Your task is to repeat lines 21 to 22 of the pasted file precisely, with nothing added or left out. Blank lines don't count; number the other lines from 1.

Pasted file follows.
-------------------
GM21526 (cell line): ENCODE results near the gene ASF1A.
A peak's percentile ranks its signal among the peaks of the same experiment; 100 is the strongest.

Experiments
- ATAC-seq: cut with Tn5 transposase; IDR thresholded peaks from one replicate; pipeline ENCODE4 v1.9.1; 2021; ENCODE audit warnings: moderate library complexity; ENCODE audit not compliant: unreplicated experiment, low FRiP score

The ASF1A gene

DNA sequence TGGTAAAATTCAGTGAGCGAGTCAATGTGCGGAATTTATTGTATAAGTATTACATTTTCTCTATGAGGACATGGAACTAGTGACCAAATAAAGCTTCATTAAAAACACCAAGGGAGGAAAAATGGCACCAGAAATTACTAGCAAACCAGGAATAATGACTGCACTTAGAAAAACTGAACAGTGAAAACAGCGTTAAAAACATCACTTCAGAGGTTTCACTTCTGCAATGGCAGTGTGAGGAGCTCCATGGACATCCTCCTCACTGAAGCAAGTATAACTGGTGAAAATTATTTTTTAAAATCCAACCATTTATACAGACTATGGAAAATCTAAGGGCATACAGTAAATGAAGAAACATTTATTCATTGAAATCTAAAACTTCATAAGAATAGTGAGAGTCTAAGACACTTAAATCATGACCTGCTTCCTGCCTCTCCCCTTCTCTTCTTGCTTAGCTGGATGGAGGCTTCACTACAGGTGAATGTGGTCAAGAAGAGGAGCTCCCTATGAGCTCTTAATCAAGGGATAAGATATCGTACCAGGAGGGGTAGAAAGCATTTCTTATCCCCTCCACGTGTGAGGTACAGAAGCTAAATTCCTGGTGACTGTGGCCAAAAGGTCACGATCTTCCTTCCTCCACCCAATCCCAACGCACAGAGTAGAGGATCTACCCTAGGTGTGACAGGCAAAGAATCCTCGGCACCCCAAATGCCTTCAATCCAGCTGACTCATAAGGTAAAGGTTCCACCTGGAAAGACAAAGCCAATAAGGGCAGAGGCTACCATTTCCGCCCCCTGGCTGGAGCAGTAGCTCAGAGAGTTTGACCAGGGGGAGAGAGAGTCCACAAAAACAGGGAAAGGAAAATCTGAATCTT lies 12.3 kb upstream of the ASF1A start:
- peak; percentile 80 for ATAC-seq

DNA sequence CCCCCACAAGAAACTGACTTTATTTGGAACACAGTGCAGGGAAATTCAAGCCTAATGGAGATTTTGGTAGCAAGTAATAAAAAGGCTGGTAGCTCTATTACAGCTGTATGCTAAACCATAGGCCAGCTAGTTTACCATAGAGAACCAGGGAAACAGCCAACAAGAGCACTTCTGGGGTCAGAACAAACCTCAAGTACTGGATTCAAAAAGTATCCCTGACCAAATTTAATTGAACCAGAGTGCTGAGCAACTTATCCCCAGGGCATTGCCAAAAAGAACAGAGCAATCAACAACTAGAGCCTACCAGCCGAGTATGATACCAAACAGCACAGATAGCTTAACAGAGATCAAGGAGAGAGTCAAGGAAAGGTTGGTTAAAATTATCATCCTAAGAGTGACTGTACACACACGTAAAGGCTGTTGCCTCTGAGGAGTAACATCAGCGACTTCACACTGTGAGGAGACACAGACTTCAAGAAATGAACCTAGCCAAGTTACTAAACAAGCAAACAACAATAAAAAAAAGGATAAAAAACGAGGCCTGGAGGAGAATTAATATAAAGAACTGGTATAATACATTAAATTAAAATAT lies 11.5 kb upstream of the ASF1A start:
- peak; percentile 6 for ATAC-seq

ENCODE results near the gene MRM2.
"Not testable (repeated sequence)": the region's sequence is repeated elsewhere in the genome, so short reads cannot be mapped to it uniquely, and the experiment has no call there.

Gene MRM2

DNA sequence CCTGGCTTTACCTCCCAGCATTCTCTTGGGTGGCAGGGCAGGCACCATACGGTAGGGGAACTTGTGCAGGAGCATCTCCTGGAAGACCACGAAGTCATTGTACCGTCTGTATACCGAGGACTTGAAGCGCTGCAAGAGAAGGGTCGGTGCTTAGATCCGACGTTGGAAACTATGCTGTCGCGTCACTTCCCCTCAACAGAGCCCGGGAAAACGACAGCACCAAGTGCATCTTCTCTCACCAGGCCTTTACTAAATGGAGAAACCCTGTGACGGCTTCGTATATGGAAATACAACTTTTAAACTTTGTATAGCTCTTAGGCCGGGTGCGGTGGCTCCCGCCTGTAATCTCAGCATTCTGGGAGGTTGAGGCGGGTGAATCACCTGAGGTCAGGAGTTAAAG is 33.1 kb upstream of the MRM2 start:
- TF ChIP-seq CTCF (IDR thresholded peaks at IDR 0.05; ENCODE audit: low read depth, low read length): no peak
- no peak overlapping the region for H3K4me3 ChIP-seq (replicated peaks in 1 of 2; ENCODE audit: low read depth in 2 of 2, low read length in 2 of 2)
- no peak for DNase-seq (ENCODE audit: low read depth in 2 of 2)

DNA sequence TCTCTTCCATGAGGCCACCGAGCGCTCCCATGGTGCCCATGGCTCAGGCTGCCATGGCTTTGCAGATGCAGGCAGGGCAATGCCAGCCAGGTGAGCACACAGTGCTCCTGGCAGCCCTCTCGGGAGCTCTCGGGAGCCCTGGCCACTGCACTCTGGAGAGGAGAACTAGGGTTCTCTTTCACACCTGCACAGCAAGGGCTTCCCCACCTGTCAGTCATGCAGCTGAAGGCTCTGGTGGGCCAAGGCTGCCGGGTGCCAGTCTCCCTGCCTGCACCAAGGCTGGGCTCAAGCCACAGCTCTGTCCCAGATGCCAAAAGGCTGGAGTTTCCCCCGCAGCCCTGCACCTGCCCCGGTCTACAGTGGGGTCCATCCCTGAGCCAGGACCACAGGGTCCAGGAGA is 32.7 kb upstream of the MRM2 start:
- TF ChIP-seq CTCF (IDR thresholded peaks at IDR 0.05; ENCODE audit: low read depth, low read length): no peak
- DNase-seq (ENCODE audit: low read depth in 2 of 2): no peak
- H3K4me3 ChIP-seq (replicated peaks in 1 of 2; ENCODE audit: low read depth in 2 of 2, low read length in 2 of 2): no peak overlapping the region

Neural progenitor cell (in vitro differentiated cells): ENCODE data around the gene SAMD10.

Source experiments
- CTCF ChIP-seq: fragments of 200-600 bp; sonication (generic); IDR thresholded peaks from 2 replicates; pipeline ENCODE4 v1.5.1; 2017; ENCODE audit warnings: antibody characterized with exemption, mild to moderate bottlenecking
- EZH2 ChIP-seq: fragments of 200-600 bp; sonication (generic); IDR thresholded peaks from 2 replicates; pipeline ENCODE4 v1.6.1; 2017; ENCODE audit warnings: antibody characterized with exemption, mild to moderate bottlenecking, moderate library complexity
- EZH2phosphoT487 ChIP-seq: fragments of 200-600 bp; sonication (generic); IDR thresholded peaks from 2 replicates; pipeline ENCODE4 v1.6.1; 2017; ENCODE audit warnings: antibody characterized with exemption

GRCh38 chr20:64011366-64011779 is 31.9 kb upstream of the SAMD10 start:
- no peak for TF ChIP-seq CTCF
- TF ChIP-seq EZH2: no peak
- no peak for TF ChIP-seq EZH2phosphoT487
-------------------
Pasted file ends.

Neural progenitor cell (in vitro differentiated cells): ENCODE data around the gene SAMD10.

Source experiments